There was a lot going on for yours truly in my first week (sort of) back at The Herald, both good and tragic.

First, the good. As someone who usually votes Democratic (not always, but most of the time), I voted for a rare winner in a statewide election last Tuesday in Doug Jones.

So far, I’ve liked what I’ve seen and heard from Jones. I believe that he’ll be a centrist Democrat who will serve our state well.

I know that the Republicans will come at Jones with guns ablazin’ in 2020, which is when the Sessions/Strange/Jones seat comes open again. But maybe – just maybe – Jones will have established some appeal with moderate Republicans by that time and we’ll have us another stemwinder of a race.

As for last Tuesday’s loser, have we seen the last of Roy Moore? The man who defied federal judges twice as Alabama’s Supreme Court chief justice then had to fend off child molestation charges more recently?

Fact is, for the good name of our beloved state, we should all hope that Moore rides Sassy off into the political sunset. To my mind, he was an embarrassment.

But it wasn’t anything good that took most of my time in the week past. Instead, it was the death of my father-in-law, Charles Holley, of Kent.

Mr. Holley’s death came unexpectedly and my wife and her sisters took it hard. He was proud of his daughters and treasured every moment he spent with them. He lured them to his home with fresh vegetables when they were in season and in every other way he could.

He couldn’t spend enough time with them.

But two Saturdays ago, he developed an aortic aneurysm and a blockage adjacent to the aneurysm was throwing small blood clots to his brain. Between Sunday and his death on Wednesday he was intermittently lucid and not.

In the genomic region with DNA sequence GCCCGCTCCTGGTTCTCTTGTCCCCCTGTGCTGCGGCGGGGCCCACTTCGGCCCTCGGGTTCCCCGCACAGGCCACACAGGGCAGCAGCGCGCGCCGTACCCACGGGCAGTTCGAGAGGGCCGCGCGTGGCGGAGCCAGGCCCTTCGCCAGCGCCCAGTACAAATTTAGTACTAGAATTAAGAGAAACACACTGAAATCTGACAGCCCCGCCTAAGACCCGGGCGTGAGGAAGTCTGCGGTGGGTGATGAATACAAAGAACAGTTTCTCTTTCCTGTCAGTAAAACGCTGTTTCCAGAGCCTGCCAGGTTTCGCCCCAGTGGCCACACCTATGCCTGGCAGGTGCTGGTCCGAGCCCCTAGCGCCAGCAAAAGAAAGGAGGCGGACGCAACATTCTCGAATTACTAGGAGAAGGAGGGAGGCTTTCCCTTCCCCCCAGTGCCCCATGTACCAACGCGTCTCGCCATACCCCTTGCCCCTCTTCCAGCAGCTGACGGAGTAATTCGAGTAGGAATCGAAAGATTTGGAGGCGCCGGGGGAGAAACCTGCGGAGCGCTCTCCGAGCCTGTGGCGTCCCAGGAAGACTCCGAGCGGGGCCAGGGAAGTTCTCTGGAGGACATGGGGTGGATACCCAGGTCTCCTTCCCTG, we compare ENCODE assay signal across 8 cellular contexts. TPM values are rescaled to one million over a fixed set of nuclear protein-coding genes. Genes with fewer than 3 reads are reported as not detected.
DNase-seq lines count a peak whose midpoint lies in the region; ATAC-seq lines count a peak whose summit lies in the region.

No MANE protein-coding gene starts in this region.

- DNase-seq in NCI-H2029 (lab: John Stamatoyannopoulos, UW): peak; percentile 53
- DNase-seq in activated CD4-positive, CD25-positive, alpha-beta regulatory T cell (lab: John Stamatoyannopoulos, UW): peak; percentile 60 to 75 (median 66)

If you are among those who knew Mr. Holley, you knew his passions for family, his garden, cooking, fishing and Alabama football. To put it simply, he had the greenest thumb of any man I’ve ever known, but part of that came, I’m sure, through his constant care for the little patch of ground that was his garden. He would work it immaculately clean of weeds and it would thank him in produce for that care.

He didn’t take extravagant vacations, but preferred the banks of Lake Martin, near which he had grown up along Elmore County Road 80. He and his brother, Clyde, who preceeded him in death, fished the lake regularly and Mr. Holley and his wife, Jo Ann, frequently camped alongside other friends at Wind Creek.

One of the most recent times we joined Mr. Holley and Jo Ann at Wind Creek, he cooked fish for us. You’ve rarely tasted any better. He was a magician with a fryer, a smoker, a grill or a plain ol’ stove. And this time of year I’m reminded of his star creation, an orange cake he made every Christmas season.

When I began to date Lynn, Mr. Holley welcomed me into his family like I was his own son. I never, ever felt like an outsider in his home. We ragged each other about Auburn and Alabama, each respecting how the other felt.

My wife will miss her father dearly and I will miss him, too. In fact, an entire community will miss him.

As I looked at the packed Bethlehem East Baptist sanctuary on Saturday, I was struck by how a man who lives his entire life in a small area can leave such a large impact and how, perhaps, that’s the way to live to truly affect the lives you come in contact with.

At least that’s the way it was for Mr. Holley.

May you rest in peace, Charles Holley, knowing how much you’ve touched other lives.